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J Nutr. 2014 Jun;144(6):830-7. doi: 10.3945/jn.113.188169. Epub 2014 Mar 26.

Freeze-dried strawberries lower serum cholesterol and lipid peroxidation in adults with abdominal adiposity and elevated serum lipids.

Author information

1
Department of Nutritional Sciences, College of Human Sciences, Oklahoma State University, Stillwater, OK arpita.basu@okstate.edu.
2
Department of Nutritional Sciences, College of Human Sciences, Oklahoma State University, Stillwater, OK.
3
Centre for Experimental Medicine, Queen's University of Belfast, Northern Ireland, UK; and.
4
Centre for Experimental Medicine, Queen's University of Belfast, Northern Ireland, UK; and Section of Diabetes and Endocrinology, University of Oklahoma Health Sciences Center, Oklahoma City, OK.

Abstract

Dietary flavonoid intake, especially berry flavonoids, has been associated with reduced risks of cardiovascular disease (CVD) in large prospective cohorts. Few clinical studies have examined the effects of dietary berries on CVD risk factors. We examined the hypothesis that freeze-dried strawberries (FDS) improve lipid and lipoprotein profiles and lower biomarkers of inflammation and lipid oxidation in adults with abdominal adiposity and elevated serum lipids. In a randomized dose-response controlled trial, 60 volunteers [5 men and 55 women; aged 49 ± 10 y; BMI: 36 ± 5 kg/m(2) (means ± SDs)] were assigned to consume 1 of the following 4 beverages for 12 wk: 1) low-dose FDS (LD-FDS; 25 g/d); 2) low-dose control (LD-C); 3) high-dose FDS (HD-FDS; 50 g/d); and 4) high-dose control (HD-C). Control beverages were matched for calories and total fiber. Blood draws, anthropometrics, blood pressure, and dietary data were collected at screening (0 wk) and after 12-wk intervention. Dose-response analyses revealed significantly greater decreases in serum total and LDL cholesterol and nuclear magnetic resonance (NMR)-derived small LDL particle concentration in HD-FDS [33 ± 6 mg/dL, 28 ± 7 mg/dL, and 301 ± 78 nmol/L, respectively (means ± SEMs)] vs. LD-FDS (-3 ± 11 mg/dL, -3 ± 9 mg/dL, and -28 ± 124 nmol/L, respectively) over 12 wk (0-12 wk; all P < 0.05). Compared with controls, only the decreases in total and LDL cholesterol in HD-FDS remained significant vs. HD-C (0.7 ± 12 and 1.4 ± 9 mg/dL, respectively) over 12 wk (0-12 wk; all P < 0.05). Both doses of strawberries showed a similar decrease in serum malondialdehyde at 12 wk (LD-FDS: 1.3 ± 0.2 μmol/L; HD-FDS: 1.2 ± 0.1 μmol/L) vs. controls (LD-C: 2.1 ± 0.2 μmol/L; HD-C: 2.3 ± 0.2 μmol/L) (P < 0.05). In general, strawberry intervention did not affect any measures of adiposity, blood pressure, glycemia, and serum concentrations of HDL cholesterol and triglycerides, C-reactive protein, and adhesion molecules. Thus, HD-FDS exerted greater effects in lowering serum total and LDL cholesterol and NMR-derived small LDL particles vs. LD-FDS in the 12-wk study. These findings warrant additional investigation in larger trials. This trial was registered at clinicaltrials.gov as NCT01883401.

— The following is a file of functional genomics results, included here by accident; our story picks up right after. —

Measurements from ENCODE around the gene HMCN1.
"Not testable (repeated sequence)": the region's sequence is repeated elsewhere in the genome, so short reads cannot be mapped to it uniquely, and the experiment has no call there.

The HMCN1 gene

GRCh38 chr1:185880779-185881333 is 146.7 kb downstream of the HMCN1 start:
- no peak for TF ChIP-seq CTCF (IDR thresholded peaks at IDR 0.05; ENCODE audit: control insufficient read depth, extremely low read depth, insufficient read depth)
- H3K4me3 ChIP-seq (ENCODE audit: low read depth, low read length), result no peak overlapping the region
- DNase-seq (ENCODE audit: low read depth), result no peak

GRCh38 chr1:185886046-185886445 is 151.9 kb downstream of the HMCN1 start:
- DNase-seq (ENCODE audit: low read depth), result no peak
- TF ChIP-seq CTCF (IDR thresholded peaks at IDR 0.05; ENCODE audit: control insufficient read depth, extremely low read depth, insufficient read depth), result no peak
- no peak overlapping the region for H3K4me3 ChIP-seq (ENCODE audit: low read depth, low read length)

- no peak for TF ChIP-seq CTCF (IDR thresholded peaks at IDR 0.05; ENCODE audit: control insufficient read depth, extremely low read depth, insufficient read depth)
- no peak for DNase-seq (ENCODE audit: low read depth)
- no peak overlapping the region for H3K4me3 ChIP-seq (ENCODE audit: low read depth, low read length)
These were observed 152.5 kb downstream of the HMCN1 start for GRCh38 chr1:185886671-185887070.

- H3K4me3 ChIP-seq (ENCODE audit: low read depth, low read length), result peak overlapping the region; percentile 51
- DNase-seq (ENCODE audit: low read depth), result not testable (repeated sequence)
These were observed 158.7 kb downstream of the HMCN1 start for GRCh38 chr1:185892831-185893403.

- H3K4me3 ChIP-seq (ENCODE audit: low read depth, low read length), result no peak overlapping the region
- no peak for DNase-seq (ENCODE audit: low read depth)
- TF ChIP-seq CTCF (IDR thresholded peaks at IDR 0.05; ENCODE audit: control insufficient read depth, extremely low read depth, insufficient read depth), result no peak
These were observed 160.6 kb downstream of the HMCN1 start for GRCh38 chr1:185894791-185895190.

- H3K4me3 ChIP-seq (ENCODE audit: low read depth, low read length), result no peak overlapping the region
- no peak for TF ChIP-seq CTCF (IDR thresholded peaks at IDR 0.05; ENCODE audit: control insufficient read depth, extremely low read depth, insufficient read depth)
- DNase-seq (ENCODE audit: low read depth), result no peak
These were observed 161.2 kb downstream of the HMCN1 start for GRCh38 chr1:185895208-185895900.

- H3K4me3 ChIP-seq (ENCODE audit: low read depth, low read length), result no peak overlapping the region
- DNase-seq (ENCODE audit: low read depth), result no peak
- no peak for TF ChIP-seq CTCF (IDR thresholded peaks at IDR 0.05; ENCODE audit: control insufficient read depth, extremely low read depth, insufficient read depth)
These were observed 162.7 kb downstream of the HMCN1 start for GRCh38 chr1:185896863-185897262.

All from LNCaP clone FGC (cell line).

PMID:
24670970
PMCID:
PMC4018947
DOI:
10.3945/jn.113.188169
[Indexed for MEDLINE]
Free PMC Article
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